But “platform” is a buzzword now for publications. Medium, for instance, really is a platform: it has no dedicated writing staff, though it has assigning editors. BuzzFeed is sometimes a platform, such as when it throws up its hands at its inability to keep contributing “authors” such as The Heritage Foundation from publishing lies on its website. These publications have open publication technology. Elite Daily does not. It is a traditional publication where writers send stories which are published by an editor. Using the descriptor of “platform” is common now because it makes media companies sound more valuable and more like a technology startup. The phrase has the useful byproduct of distancing both the owners and the editorial staff from its most objectionable content, which remains, in the end, objectionable.
I’ve been thinking about this paragraph a lot. It’s from near the end of The Awl’s thorough yet bloodless evisceration of a TechCrunch article that was itself a response to an Awl exposé of a strange and frightening website whose existence and semi/seeming popularity I have a hard time holding in my mind for too long without becoming depressed.
The definitions of both “publisher” and “platform” are shifting around, and this description is as good as any I’ve seen of exactly where we stand right now. But what are the responsibilities of a publisher, and what are those of a platform— and what ought each to be? What could a hybrid that isn’t a hybrid of both models’ worst tendencies look like? Figuring that out is, you know, OUR ONLY HOPE FOR THE FUTURE.
He said he had his epiphany about technology while working for Transitions, an organization that promotes the development of independent journalism in Europe and Central Asia. “I would show up in Tajikistan with this PowerPoint and tell them about Wikipedia and Flickr and YouTube, they were like: ‘Dude, we have no electricity. What are you talking about?’ ”
There was a reason posthumanism developed in tandem with the information superhighway. Virtuality still offered the possibility for new realities, not a replication of the real world with all its top-down management, predictable flows of capital, and prescribed social roles. Why does this optimism sound utopian or naïve today? It’s partially because the historical moment of posthumanism has been characterized as irrational, unrealistic, mystical, bodily, sentimental, weakly scientific. In short, the posthuman era became a girl.
Back in 1998, when Amazon was just a classic Internet company, full of bits and vinegar, it got into some scrum with Barnes & Noble (more would follow) and issued a press release saying: “Goliath is always in range of a good slingshot.” Real talk! “Your company,” responded Barnes & Noble, “is now worth more than Barnes & Noble, Borders, and all of the independent booksellers combined.” Amazon replied with a memorable one-word press release: “Oh.” It’s not so puckish anymore, because it doesn’t have to be.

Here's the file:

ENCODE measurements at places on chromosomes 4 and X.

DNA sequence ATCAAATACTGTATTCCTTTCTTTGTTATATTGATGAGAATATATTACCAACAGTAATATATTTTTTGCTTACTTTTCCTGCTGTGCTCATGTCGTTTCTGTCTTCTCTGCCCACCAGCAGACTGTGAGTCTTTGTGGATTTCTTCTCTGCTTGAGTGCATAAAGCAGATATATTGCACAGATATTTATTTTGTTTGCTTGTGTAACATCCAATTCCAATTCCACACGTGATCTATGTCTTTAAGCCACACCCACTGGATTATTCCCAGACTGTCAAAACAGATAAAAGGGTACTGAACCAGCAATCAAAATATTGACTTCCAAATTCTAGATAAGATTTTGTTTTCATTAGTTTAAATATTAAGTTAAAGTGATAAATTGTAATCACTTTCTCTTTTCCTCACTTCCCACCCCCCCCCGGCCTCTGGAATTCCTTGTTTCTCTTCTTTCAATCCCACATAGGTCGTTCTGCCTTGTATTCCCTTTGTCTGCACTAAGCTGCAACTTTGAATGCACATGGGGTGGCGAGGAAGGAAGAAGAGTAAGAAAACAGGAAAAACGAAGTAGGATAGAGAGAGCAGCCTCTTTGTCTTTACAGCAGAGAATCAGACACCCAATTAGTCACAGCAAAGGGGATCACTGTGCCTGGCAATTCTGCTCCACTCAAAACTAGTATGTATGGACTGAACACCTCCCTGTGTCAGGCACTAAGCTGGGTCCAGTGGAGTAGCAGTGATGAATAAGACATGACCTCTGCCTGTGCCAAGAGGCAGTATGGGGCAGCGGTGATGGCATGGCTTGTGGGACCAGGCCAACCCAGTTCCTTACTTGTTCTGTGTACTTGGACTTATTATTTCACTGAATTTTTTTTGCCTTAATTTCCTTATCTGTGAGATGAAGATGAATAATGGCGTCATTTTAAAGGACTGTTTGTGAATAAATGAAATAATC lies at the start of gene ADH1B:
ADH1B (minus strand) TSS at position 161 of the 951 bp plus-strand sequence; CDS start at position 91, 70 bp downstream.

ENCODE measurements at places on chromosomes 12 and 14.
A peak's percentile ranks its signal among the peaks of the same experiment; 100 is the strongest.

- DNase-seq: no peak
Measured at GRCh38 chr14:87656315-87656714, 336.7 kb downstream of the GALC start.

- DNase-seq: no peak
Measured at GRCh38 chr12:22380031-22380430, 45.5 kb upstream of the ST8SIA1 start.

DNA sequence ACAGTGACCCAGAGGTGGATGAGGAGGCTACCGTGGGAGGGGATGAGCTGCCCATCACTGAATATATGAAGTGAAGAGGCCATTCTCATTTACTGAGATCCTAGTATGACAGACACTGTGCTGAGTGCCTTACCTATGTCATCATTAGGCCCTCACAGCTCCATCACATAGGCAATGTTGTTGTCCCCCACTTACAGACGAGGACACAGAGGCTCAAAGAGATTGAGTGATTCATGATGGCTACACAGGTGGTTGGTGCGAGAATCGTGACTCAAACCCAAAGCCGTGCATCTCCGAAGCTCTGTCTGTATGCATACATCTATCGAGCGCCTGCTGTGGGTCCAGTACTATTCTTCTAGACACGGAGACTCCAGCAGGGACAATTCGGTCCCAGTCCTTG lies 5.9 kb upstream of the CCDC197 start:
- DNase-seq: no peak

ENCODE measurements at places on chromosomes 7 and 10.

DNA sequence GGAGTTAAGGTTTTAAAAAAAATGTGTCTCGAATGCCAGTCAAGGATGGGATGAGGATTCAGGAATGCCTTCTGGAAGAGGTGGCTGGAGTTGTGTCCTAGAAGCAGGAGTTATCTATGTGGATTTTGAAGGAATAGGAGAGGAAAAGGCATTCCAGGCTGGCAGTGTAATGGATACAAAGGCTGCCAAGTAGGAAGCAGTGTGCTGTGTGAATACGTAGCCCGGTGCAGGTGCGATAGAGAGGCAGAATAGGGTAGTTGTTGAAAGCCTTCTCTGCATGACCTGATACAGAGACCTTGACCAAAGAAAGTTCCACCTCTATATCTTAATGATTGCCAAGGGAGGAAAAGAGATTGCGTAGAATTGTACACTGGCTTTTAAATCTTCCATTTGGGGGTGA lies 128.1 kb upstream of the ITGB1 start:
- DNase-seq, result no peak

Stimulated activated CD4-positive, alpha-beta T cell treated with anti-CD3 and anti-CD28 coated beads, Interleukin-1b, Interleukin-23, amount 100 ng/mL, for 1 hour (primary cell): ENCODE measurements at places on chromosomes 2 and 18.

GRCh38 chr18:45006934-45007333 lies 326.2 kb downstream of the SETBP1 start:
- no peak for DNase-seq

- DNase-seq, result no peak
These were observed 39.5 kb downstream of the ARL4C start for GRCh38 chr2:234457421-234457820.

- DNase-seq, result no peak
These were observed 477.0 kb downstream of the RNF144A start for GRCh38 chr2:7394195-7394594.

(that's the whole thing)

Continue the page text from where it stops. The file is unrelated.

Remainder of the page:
For years, people who write about TV have been wondering just what the tipping point would be, when DVR usage, online streaming, and pirated viewing of TV broadcasts would become so significant that networks would essentially have to invent a new business model. The networks aren’t at that point yet, but they’re so close that everybody’s talking about it with great confidence, as if the Internet hasn’t thrown a great fear of the unknown into their souls. There’s still far more money to be made in the old model, the sort of money that can still afford to produce big, ambitious shows like Revolution, as opposed to smaller-scale things like reality series and multi-camera sitcoms, than there is to be made under any new model. But the tipping point is almost here.
We get bullshit turf battles like Tumblr not being able to find your Twitter friends or Facebook not letting Instagram photos show up on Twitter because of giant companies pursuing their agendas instead of collaborating in a way that would serve users. And we get a generation of entrepreneurs encouraged to make more narrow-minded, web-hostile products like these because it continues to make a small number of wealthy people even more wealthy, instead of letting lots of people build innovative new opportunities for themselves on top of the web itself.
Amazon is special. Wall Street has essentially granted Bezos the right to operate an extremely forward-looking charitable venture on the theory that at some future point it will acquire monopoly pricing power and start screwing us all. Personally, I’m skeptical that theory makes sense, so I’m just going to enjoy the ride. But don’t hate on Amazon’s competitors for not offering as good a value proposition. Pity them. I’m sure the bosses here at the Washington Post Company would love the opportunity to just deliver products regardless of profit, never pay dividends, and get hailed as geniuses for figuring out that the key to running a great media brand is for expenses to be unrelated to costs.
Jennifer Egan’s storyboard manuscript for her Twitter story, “Black Box”
As discussed at @codemeetprint’s #twitterfiction event last night. Analog creation of a digital artifact that was also printed in the physical magazine.